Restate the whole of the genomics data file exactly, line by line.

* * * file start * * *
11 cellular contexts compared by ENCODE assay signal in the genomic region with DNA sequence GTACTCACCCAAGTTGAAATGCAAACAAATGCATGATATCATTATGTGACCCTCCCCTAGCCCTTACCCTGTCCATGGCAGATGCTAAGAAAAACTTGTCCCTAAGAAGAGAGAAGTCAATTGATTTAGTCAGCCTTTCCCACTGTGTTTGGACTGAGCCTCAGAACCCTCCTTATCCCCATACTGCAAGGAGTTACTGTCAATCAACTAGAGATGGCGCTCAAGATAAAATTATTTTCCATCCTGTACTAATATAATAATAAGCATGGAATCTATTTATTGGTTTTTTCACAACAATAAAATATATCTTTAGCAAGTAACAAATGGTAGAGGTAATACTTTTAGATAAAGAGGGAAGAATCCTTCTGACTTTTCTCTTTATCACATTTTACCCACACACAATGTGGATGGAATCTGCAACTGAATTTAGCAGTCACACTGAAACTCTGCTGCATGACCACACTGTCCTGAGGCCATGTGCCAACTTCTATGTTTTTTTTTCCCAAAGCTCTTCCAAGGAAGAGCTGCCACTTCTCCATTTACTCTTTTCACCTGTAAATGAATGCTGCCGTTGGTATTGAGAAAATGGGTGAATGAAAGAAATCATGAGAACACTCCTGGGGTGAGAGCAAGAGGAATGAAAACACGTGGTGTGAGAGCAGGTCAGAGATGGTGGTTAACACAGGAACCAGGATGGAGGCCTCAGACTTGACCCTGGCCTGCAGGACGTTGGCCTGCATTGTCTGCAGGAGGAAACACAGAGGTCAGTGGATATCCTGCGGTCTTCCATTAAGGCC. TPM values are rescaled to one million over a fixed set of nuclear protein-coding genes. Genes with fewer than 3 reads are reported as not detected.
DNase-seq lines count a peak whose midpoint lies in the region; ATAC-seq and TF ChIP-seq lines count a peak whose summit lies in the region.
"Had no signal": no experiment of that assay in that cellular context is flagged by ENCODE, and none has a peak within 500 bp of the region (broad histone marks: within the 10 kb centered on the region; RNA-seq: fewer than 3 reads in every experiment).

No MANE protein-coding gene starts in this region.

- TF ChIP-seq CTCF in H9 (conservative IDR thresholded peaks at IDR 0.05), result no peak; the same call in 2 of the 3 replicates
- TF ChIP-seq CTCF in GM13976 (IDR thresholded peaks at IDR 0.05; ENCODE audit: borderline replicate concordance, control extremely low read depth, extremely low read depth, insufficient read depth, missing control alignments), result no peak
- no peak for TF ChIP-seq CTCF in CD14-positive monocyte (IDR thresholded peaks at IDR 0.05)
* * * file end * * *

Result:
11 cellular contexts compared by ENCODE assay signal in the genomic region with DNA sequence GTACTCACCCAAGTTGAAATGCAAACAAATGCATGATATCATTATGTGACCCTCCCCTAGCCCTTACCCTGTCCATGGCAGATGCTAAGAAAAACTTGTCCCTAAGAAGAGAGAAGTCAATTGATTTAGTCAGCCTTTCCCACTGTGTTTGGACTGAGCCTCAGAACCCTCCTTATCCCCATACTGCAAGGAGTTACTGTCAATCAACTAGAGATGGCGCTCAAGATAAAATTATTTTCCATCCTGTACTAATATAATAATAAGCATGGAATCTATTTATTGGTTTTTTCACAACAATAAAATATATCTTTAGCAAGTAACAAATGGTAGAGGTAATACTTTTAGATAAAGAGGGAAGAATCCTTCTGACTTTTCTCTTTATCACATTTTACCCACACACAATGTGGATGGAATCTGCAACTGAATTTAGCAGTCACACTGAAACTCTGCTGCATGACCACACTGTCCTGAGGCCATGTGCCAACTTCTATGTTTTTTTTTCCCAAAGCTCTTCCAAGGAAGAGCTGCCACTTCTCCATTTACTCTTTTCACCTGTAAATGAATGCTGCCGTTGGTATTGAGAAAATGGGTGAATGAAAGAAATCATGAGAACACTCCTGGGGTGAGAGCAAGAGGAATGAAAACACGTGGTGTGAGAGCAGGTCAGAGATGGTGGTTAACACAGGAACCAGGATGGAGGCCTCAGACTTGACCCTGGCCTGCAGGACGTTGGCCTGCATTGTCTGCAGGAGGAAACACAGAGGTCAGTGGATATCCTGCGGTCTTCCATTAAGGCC. TPM values are rescaled to one million over a fixed set of nuclear protein-coding genes. Genes with fewer than 3 reads are reported as not detected.
DNase-seq lines count a peak whose midpoint lies in the region; ATAC-seq and TF ChIP-seq lines count a peak whose summit lies in the region.
"Had no signal": no experiment of that assay in that cellular context is flagged by ENCODE, and none has a peak within 500 bp of the region (broad histone marks: within the 10 kb centered on the region; RNA-seq: fewer than 3 reads in every experiment).

No MANE protein-coding gene starts in this region.

- TF ChIP-seq CTCF in H9 (conservative IDR thresholded peaks at IDR 0.05), result no peak; the same call in 2 of the 3 replicates
- TF ChIP-seq CTCF in GM13976 (IDR thresholded peaks at IDR 0.05; ENCODE audit: borderline replicate concordance, control extremely low read depth, extremely low read depth, insufficient read depth, missing control alignments), result no peak
- no peak for TF ChIP-seq CTCF in CD14-positive monocyte (IDR thresholded peaks at IDR 0.05)